Admittedly, the pictures here truly don't do the TAD's justice. By a long shot. The level of workmanship on the wooden horns, the exposed crossovers, the tweaky tuning touches - all spell deeply esoteric Japanese underground audiophilia. Except that state-of-the-art Skywalker Ranch, by using TADs exclusively in their reference mastering as well as theater demonstration facilities, expands the narrow meaning implied with just one potent example. And then there are a few well-heeled and dedicated music lovers on the consumer side who've perceived their faint siren call and responded.
But overall it's fair to pronounce the TAD division victim of corporate oversight: Spend lots of money on cutting-edge R&D. Produce certifiably exquisite results. Home free? Perhaps if it was you and I. Instead, now stop promoting your work. Why? Perhaps because there's already too much gold spilling through the rafters from the mainstream ventures. Perhaps because the pressure of having to turn a profit has vanished. This leaves the engineers at liberty, to pursue their craft sans the handicap of the usual pencil pricks shouting commercial viability, bottom-line, profit sharing and conceptual feasibility.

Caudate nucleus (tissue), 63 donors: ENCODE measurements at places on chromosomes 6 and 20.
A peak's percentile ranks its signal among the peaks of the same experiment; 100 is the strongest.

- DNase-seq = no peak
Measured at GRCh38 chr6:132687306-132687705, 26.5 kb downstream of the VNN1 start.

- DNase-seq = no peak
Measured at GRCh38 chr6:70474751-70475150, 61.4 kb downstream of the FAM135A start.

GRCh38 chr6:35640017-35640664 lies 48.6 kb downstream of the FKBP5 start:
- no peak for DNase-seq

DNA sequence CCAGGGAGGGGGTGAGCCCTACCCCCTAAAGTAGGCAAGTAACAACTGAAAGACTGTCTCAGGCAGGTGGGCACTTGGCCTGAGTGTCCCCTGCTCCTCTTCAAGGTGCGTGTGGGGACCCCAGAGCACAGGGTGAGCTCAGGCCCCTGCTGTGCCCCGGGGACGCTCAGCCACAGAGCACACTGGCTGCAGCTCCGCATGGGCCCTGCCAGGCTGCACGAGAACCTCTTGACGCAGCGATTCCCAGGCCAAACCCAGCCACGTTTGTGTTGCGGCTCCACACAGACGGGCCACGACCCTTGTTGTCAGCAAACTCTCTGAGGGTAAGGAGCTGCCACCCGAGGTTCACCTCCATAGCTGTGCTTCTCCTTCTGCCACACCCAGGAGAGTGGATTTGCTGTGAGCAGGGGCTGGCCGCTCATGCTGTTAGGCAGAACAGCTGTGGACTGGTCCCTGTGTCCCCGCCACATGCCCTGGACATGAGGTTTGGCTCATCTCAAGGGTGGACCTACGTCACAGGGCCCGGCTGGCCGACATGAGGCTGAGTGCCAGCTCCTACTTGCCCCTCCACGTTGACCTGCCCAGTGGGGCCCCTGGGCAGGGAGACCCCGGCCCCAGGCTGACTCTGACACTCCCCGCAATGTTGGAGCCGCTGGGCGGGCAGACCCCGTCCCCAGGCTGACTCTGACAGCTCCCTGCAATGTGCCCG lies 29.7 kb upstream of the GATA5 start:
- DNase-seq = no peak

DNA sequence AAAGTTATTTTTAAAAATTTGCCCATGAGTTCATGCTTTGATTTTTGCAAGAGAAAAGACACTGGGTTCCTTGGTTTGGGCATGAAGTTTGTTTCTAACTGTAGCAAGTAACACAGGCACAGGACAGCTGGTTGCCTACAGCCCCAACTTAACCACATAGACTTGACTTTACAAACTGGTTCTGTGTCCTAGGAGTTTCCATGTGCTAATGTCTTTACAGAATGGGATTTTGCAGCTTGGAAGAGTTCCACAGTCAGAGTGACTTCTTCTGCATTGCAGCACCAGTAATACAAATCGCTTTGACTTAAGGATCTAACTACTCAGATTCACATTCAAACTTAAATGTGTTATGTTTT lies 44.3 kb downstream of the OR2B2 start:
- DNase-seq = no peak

Having never heard TADs beyond their underground repute -- Phil Jones whom I talk to on occasion is equally enthused about their drivers -- I was in for an experience. Not the last word in ultimate bass extension or impact compared to my Avantgarde Duos (in a far smaller room); and with less extreme image density than what I get out of the Audiopax amps; they excelled at being utterly non-audiophile. No undue emphasis in any particular area to distract from the music; solidly planted life-size images without edging; no dynamic compression when listening to the Stones SACD remaster at "lively" volumes; a breathy quality of unbounded space no doubt mirroring the very real space all around - in short, an exercise in untainted naturalness. Ease. Unobtrusive, sheer listenability. Get-out-of-the-way, let-the-music-speak stuff.